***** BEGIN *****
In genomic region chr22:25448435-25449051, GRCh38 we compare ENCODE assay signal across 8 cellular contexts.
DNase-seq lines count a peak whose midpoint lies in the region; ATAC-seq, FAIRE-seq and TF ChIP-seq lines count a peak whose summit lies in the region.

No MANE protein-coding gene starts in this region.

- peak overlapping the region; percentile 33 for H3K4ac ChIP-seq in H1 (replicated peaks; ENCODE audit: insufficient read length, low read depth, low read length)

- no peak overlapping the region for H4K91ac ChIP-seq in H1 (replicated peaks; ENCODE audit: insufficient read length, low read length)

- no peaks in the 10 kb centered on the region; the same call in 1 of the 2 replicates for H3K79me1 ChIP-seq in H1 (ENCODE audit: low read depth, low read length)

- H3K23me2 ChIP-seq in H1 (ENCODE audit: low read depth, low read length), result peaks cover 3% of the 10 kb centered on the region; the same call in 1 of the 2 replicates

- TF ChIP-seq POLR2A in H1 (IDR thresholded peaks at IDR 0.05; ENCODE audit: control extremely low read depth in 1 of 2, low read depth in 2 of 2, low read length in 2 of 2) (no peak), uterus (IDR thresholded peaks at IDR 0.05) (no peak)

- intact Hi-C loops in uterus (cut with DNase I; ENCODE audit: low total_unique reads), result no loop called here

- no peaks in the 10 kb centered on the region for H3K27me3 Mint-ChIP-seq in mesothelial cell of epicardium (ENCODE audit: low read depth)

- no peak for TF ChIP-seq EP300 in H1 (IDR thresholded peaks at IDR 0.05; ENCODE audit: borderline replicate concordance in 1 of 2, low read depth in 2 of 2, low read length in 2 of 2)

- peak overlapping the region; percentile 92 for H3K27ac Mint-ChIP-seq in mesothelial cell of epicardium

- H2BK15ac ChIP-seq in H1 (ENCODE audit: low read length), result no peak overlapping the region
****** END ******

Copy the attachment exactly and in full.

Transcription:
In genomic region chr22:25448435-25449051, GRCh38 we compare ENCODE assay signal across 8 cellular contexts.
DNase-seq lines count a peak whose midpoint lies in the region; ATAC-seq, FAIRE-seq and TF ChIP-seq lines count a peak whose summit lies in the region.

No MANE protein-coding gene starts in this region.

- peak overlapping the region; percentile 33 for H3K4ac ChIP-seq in H1 (replicated peaks; ENCODE audit: insufficient read length, low read depth, low read length)

- no peak overlapping the region for H4K91ac ChIP-seq in H1 (replicated peaks; ENCODE audit: insufficient read length, low read length)

- no peaks in the 10 kb centered on the region; the same call in 1 of the 2 replicates for H3K79me1 ChIP-seq in H1 (ENCODE audit: low read depth, low read length)

- H3K23me2 ChIP-seq in H1 (ENCODE audit: low read depth, low read length), result peaks cover 3% of the 10 kb centered on the region; the same call in 1 of the 2 replicates

- TF ChIP-seq POLR2A in H1 (IDR thresholded peaks at IDR 0.05; ENCODE audit: control extremely low read depth in 1 of 2, low read depth in 2 of 2, low read length in 2 of 2) (no peak), uterus (IDR thresholded peaks at IDR 0.05) (no peak)

- intact Hi-C loops in uterus (cut with DNase I; ENCODE audit: low total_unique reads), result no loop called here

- no peaks in the 10 kb centered on the region for H3K27me3 Mint-ChIP-seq in mesothelial cell of epicardium (ENCODE audit: low read depth)

- no peak for TF ChIP-seq EP300 in H1 (IDR thresholded peaks at IDR 0.05; ENCODE audit: borderline replicate concordance in 1 of 2, low read depth in 2 of 2, low read length in 2 of 2)

- peak overlapping the region; percentile 92 for H3K27ac Mint-ChIP-seq in mesothelial cell of epicardium

- H2BK15ac ChIP-seq in H1 (ENCODE audit: low read length), result no peak overlapping the region